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Worry and goal statements

A good worry statement about mental health includes:

  • who is worried about the mental health issue and the child
  • what they are worried about — behaviours, emotions and actions
  • how the behaviour impacts the child.

Good worry statements can:

  • help explain how a parent’s behaviour can impact the child
  • name who is worried and does not agree with what is happening.

Developing worry statements

Avoid worry statements that name only the diagnosis or mental health issue. For example: ‘We are worried that Jenny is depressed’ or ‘We are worried about the kids because Jenny has depression and borderline personality disorder’.

Describe why the group is worried about the parent’s mental health and how this impacts the children.

Examples of worry statements

'Alison and Jake are worried that when Jenny has thoughts that the neighbours are spying on her, she becomes violent and aggressive. This behaviour makes the kids scared and at risk of being physically hurt by Jenny.'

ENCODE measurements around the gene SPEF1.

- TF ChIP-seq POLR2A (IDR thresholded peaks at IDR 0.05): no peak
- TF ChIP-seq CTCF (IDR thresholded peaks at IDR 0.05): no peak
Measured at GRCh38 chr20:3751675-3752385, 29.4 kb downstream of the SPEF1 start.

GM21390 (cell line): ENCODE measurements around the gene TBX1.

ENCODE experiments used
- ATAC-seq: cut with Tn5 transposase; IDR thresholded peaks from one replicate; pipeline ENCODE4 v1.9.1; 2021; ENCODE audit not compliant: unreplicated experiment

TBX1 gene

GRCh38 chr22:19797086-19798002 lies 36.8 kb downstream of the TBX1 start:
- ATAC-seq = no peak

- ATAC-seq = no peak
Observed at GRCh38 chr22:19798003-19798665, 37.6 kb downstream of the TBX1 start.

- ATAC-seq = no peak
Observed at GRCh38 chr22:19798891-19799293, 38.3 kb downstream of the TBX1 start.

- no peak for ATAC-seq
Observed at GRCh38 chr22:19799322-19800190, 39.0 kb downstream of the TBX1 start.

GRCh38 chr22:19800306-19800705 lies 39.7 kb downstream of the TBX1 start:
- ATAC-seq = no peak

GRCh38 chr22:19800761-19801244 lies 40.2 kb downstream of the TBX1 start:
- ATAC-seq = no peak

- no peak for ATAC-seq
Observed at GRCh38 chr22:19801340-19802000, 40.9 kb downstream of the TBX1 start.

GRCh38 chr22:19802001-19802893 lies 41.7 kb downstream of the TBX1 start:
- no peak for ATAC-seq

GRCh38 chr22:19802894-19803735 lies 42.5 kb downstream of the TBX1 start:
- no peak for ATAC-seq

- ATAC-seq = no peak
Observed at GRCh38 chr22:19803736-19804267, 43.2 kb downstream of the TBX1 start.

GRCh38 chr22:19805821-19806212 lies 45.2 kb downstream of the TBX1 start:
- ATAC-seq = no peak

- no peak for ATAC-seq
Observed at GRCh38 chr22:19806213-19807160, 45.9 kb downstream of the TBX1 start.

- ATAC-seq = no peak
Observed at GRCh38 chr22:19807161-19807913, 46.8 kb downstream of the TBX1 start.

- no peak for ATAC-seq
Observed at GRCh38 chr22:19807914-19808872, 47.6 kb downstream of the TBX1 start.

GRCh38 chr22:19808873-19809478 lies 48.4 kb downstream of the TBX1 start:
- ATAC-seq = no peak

'Jessica is worried that Paul drinks a lot of alcohol to manage his feelings of worry and depression. When he drinks too much or when he becomes depressed, Paul does not have the energy to look after Amy and Hayley. This means that sometimes Hayley and Amy don’t get to school, don’t eat well and do not have a safe home.’

'The team is worried that Tammy invites strangers into the family home because she makes friends with people so quickly. These people are not always safe and they might physically or sexually abuse Zac.’

When to write goal statements

Good goal statements will outline:

  • who is part of the family’s network and/or the plan
  • what actions will be taken by the parent, carers or network to address the worry statement
  • how long the behaviour will need to be demonstrated for Child Safety to be confident the behaviour will continue.

Example goal statements

‘Paul will work with Child Safety and his safety and support network to develop a plan that will show everyone that he is seeking support to learn ways to manage and improve his tolerance of feelings that make him uncomfortable in the context of parenting, so he will be able to discipline the children in a respectful way. Paul is to attend the next 10 sessions with his psychiatrist, who will then review his treatment plan.’ 

‘Paul will work with Child Safety and his safety and support network to develop a plan that will show everyone that he can stay on his medication as prescribed by his doctor. This will help keep his mood stable, so he is able to make good parenting decisions that ensure the children get to school, have clean clothes to wear and have a routine of consistent meals and bedtimes.’ 

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